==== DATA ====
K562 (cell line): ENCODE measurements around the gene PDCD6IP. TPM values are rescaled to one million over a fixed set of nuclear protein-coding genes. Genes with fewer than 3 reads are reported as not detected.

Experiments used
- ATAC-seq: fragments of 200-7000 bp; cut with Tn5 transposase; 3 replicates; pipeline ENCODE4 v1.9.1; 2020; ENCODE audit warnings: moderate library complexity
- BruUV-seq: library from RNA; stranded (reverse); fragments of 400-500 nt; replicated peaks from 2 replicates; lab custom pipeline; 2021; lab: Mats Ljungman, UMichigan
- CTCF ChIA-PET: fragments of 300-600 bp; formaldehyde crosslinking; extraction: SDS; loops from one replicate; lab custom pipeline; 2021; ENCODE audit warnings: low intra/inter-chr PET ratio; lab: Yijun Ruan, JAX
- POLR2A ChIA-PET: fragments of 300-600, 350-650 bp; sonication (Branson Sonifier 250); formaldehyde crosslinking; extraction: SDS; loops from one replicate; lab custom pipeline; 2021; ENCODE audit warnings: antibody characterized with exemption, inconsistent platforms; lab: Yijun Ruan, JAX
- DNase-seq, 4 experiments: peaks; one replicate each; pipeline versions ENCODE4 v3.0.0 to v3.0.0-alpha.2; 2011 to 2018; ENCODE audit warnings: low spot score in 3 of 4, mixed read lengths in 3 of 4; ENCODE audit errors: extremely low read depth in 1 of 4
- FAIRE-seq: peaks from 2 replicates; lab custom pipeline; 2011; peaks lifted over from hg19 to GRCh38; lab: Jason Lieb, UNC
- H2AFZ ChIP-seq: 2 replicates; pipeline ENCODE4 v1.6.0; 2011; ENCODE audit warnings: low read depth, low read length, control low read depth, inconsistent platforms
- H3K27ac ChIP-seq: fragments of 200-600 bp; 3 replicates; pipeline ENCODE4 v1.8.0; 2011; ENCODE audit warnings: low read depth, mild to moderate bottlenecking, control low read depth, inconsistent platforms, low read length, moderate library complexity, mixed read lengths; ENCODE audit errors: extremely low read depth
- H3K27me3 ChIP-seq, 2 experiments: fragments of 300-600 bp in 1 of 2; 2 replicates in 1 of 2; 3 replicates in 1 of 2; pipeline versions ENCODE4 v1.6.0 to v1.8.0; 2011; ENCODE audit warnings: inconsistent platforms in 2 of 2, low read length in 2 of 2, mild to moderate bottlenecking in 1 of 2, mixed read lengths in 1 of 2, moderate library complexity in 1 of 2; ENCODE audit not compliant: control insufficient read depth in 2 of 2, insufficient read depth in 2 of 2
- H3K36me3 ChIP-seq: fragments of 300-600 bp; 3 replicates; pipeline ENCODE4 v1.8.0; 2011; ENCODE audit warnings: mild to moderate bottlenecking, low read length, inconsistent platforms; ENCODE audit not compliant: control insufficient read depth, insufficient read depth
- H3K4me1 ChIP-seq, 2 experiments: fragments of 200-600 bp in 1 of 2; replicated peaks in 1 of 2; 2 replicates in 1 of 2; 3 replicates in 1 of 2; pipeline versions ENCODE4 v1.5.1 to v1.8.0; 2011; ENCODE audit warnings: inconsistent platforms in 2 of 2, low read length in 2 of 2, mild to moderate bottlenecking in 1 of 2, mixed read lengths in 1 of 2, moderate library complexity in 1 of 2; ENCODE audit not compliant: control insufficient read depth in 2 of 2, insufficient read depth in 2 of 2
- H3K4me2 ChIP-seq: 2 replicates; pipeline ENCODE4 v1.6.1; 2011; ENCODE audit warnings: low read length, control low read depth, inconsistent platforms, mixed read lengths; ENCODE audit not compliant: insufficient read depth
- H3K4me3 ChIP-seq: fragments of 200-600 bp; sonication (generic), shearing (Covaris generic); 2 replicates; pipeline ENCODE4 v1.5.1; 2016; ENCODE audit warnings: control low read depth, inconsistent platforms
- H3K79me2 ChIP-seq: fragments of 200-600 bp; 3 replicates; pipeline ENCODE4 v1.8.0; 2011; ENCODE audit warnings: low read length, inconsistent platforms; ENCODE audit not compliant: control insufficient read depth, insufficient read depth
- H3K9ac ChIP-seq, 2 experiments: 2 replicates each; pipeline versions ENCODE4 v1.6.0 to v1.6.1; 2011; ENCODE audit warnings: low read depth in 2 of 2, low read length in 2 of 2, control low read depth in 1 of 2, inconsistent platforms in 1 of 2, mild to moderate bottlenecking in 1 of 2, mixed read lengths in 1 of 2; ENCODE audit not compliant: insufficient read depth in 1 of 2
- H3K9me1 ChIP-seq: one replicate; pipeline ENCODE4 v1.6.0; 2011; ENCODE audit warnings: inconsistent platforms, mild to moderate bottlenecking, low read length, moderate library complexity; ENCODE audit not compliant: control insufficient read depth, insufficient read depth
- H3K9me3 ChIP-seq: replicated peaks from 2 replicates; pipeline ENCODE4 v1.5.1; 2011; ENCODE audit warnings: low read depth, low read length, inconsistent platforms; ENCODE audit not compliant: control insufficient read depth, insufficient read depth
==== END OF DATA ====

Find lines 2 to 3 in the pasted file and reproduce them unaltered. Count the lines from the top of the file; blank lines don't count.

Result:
Experiments used
- ATAC-seq: fragments of 200-7000 bp; cut with Tn5 transposase; 3 replicates; pipeline ENCODE4 v1.9.1; 2020; ENCODE audit warnings: moderate library complexity